Thousands of people are dying, and millions of people have lost jobs. However, there are reasons to believe that the COVID19 epidemic will fade away over the next six months. There are many tactics to control its spread and manage its effects, and these tactics will add up.
I like to write about innovation, which is real technical and economic change. This article is about the perception of change. It is about how we imagine change in the next year. Many public health experts and commentators believe that the COVID19 coronavirus will cause long-lasting problems or multiple waves of infection. They are looking at an uncertain future, occupied by a disease capable of rapid spread, and trying to compensate for difficulties in the way that all of us humans perceive change.
Understanding exponential change
It is difficult for humans to understand the impact of exponential growth. This is the problem we had in January and February. Even after you understand the math and the models, it is difficult to grasp the impact. The impact is non-linear and unpredictable, so your brain just classifies it as either not much, or A LOT.
- People who work with exponential curves, such as tech investors, tended to have brains that said “A LOT.” So did people who lived through the SARS epidemic in Asia. They took COVID seriously. If you have never seen one of these curves in action, it is easy to say “not much.” Donald Trump pandered to the “not much” crowd.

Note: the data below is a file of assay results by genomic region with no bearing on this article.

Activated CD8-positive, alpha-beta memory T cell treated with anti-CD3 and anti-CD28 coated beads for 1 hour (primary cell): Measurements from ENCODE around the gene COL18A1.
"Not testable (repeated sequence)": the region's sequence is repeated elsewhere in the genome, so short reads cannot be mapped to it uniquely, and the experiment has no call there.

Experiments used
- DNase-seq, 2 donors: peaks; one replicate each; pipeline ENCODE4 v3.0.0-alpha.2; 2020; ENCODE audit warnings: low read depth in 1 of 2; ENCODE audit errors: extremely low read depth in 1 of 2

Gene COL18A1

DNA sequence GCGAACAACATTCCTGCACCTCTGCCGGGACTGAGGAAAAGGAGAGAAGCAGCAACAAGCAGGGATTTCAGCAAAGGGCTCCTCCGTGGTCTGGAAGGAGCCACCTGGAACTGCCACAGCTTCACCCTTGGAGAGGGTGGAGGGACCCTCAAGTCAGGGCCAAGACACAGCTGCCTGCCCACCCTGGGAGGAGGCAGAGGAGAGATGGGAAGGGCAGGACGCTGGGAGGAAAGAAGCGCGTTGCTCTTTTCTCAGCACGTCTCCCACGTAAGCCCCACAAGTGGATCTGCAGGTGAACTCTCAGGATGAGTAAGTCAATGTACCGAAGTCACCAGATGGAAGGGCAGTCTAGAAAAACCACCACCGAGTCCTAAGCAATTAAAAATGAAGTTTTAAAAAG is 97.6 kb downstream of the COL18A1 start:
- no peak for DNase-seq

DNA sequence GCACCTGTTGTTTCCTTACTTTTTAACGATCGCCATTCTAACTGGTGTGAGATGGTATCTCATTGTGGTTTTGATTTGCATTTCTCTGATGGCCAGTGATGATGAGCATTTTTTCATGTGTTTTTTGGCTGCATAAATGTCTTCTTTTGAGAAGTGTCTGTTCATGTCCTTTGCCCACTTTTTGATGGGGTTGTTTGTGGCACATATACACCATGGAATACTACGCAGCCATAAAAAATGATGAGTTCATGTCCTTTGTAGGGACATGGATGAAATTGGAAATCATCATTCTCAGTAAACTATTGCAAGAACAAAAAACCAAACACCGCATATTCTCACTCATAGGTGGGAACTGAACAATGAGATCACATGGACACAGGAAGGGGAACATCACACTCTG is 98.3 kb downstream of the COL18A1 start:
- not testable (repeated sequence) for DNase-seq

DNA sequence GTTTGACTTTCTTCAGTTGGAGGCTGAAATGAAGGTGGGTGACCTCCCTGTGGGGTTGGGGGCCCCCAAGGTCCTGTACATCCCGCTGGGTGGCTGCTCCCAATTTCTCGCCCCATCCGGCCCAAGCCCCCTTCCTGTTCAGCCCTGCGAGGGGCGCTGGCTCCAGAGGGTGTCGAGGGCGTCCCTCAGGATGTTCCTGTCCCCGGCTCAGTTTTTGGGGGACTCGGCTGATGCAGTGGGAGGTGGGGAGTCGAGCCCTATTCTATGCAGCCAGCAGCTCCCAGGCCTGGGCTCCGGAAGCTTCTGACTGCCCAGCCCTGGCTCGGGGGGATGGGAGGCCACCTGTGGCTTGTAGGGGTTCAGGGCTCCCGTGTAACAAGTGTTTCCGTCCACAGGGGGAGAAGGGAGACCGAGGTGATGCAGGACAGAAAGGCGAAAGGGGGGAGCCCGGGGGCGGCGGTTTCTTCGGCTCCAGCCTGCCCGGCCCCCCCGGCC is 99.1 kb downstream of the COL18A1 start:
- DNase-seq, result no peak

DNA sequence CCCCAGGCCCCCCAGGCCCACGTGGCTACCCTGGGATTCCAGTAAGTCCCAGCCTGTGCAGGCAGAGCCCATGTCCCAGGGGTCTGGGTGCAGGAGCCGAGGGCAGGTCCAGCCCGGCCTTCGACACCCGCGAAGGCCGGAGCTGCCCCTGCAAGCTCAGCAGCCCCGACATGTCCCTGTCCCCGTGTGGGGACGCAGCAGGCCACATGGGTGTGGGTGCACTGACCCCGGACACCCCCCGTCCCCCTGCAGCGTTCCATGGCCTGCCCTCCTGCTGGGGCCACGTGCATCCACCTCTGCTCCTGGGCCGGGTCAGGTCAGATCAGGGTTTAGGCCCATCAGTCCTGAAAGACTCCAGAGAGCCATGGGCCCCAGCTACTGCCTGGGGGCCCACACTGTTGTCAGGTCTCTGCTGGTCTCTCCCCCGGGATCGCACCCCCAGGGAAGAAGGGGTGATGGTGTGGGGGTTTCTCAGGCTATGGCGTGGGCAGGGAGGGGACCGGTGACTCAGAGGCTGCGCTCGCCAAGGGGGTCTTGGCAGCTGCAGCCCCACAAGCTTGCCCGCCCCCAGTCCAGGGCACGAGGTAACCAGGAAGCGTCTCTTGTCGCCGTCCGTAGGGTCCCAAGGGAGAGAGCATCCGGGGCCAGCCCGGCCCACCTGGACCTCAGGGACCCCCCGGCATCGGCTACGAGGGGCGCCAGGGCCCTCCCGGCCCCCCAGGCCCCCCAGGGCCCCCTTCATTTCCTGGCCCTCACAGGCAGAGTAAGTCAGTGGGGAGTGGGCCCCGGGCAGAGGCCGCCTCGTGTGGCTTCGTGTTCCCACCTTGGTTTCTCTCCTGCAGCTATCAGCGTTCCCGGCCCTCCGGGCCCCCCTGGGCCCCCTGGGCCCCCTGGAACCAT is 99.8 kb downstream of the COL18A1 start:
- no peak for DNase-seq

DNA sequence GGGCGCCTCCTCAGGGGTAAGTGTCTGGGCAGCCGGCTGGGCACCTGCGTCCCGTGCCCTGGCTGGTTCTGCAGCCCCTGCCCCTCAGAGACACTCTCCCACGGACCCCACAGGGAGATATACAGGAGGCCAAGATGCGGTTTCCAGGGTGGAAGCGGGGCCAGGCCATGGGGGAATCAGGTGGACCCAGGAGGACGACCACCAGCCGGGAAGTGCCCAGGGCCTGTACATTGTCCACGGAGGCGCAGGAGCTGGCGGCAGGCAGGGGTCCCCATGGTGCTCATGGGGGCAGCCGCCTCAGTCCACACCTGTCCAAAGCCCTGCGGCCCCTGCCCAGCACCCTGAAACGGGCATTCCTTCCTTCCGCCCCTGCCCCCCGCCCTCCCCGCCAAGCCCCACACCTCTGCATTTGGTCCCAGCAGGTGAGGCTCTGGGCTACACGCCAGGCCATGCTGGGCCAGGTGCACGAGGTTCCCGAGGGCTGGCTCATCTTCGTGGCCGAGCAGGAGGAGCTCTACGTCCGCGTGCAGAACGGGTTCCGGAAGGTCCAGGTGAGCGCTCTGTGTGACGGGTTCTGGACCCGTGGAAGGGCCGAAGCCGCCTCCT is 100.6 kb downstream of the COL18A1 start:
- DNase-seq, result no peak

- Some people pointed out that a successful response is one where everyone accuses you of overreacting. If you are successful in avoiding “A LOT”, then you get “not much.”
Understanding sustained change
Now the exponential has been tamed, and we are facing a period of sustained incremental progress in eliminating the disease. This brings up a different type of perceptual problem. It’s difficult to imagine the impact of sustained, long-term change from multiple causes. During the past few months, we only had to think about a few things- the spread of COVID, and the simple lockdown tactics that were available to halt its spread. Now, we have a much bigger menu of tactics. We can imagine how one tactic might play out, but we tend to ignore the effects of moving on multiple fronts.
At the beginning of the epidemic, we had an unpredictable exponential. Now we have many different tactics to suppress the disease, which increases predictability. We do not know which tactics will work, but we can be confident that they will add up over time.
Let’s consider the many tactics that are now in play.
Most people are smart enough to change their behavior to avoid danger or harm to society. When faced with rapid COVID transmission, they quickly adopted “social distancing”. Now, we know more about how the disease spreads, and people are getting smart enough to avoid it with less costly tactics.
They are wearing masks to block transmission between friends and neighbors. They are touching less and washing hands more.